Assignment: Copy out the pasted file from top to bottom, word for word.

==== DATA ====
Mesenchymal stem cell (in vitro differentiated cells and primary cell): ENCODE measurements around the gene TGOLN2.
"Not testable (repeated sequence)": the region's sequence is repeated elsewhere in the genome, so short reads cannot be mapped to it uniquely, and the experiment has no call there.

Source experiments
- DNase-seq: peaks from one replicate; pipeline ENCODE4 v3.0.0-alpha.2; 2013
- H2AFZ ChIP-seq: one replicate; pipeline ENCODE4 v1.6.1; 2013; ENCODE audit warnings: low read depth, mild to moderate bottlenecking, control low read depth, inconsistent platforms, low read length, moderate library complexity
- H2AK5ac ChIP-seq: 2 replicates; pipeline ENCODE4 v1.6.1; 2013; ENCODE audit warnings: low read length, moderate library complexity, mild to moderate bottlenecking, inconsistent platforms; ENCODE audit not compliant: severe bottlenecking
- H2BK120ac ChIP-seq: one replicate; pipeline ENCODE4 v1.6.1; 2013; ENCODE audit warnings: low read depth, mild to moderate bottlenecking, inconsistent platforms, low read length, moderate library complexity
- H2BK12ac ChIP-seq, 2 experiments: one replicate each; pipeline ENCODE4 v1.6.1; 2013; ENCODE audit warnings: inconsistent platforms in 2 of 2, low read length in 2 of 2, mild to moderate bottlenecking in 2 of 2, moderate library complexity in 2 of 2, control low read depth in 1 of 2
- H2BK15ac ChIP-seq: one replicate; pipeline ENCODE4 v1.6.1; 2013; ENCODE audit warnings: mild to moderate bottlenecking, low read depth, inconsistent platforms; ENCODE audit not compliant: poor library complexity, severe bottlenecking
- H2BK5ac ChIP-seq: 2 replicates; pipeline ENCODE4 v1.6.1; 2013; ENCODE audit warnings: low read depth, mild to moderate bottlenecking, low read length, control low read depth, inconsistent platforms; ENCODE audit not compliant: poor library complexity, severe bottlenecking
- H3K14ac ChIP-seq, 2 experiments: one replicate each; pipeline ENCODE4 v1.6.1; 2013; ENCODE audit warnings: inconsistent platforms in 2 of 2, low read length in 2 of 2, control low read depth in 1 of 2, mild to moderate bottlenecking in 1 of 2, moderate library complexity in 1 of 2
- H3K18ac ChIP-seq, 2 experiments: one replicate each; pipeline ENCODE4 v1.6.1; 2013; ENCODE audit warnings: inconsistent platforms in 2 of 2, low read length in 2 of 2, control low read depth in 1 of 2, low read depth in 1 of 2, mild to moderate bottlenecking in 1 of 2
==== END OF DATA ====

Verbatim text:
Mesenchymal stem cell (in vitro differentiated cells and primary cell): ENCODE measurements around the gene TGOLN2.
"Not testable (repeated sequence)": the region's sequence is repeated elsewhere in the genome, so short reads cannot be mapped to it uniquely, and the experiment has no call there.

Source experiments
- DNase-seq: peaks from one replicate; pipeline ENCODE4 v3.0.0-alpha.2; 2013
- H2AFZ ChIP-seq: one replicate; pipeline ENCODE4 v1.6.1; 2013; ENCODE audit warnings: low read depth, mild to moderate bottlenecking, control low read depth, inconsistent platforms, low read length, moderate library complexity
- H2AK5ac ChIP-seq: 2 replicates; pipeline ENCODE4 v1.6.1; 2013; ENCODE audit warnings: low read length, moderate library complexity, mild to moderate bottlenecking, inconsistent platforms; ENCODE audit not compliant: severe bottlenecking
- H2BK120ac ChIP-seq: one replicate; pipeline ENCODE4 v1.6.1; 2013; ENCODE audit warnings: low read depth, mild to moderate bottlenecking, inconsistent platforms, low read length, moderate library complexity
- H2BK12ac ChIP-seq, 2 experiments: one replicate each; pipeline ENCODE4 v1.6.1; 2013; ENCODE audit warnings: inconsistent platforms in 2 of 2, low read length in 2 of 2, mild to moderate bottlenecking in 2 of 2, moderate library complexity in 2 of 2, control low read depth in 1 of 2
- H2BK15ac ChIP-seq: one replicate; pipeline ENCODE4 v1.6.1; 2013; ENCODE audit warnings: mild to moderate bottlenecking, low read depth, inconsistent platforms; ENCODE audit not compliant: poor library complexity, severe bottlenecking
- H2BK5ac ChIP-seq: 2 replicates; pipeline ENCODE4 v1.6.1; 2013; ENCODE audit warnings: low read depth, mild to moderate bottlenecking, low read length, control low read depth, inconsistent platforms; ENCODE audit not compliant: poor library complexity, severe bottlenecking
- H3K14ac ChIP-seq, 2 experiments: one replicate each; pipeline ENCODE4 v1.6.1; 2013; ENCODE audit warnings: inconsistent platforms in 2 of 2, low read length in 2 of 2, control low read depth in 1 of 2, mild to moderate bottlenecking in 1 of 2, moderate library complexity in 1 of 2
- H3K18ac ChIP-seq, 2 experiments: one replicate each; pipeline ENCODE4 v1.6.1; 2013; ENCODE audit warnings: inconsistent platforms in 2 of 2, low read length in 2 of 2, control low read depth in 1 of 2, low read depth in 1 of 2, mild to moderate bottlenecking in 1 of 2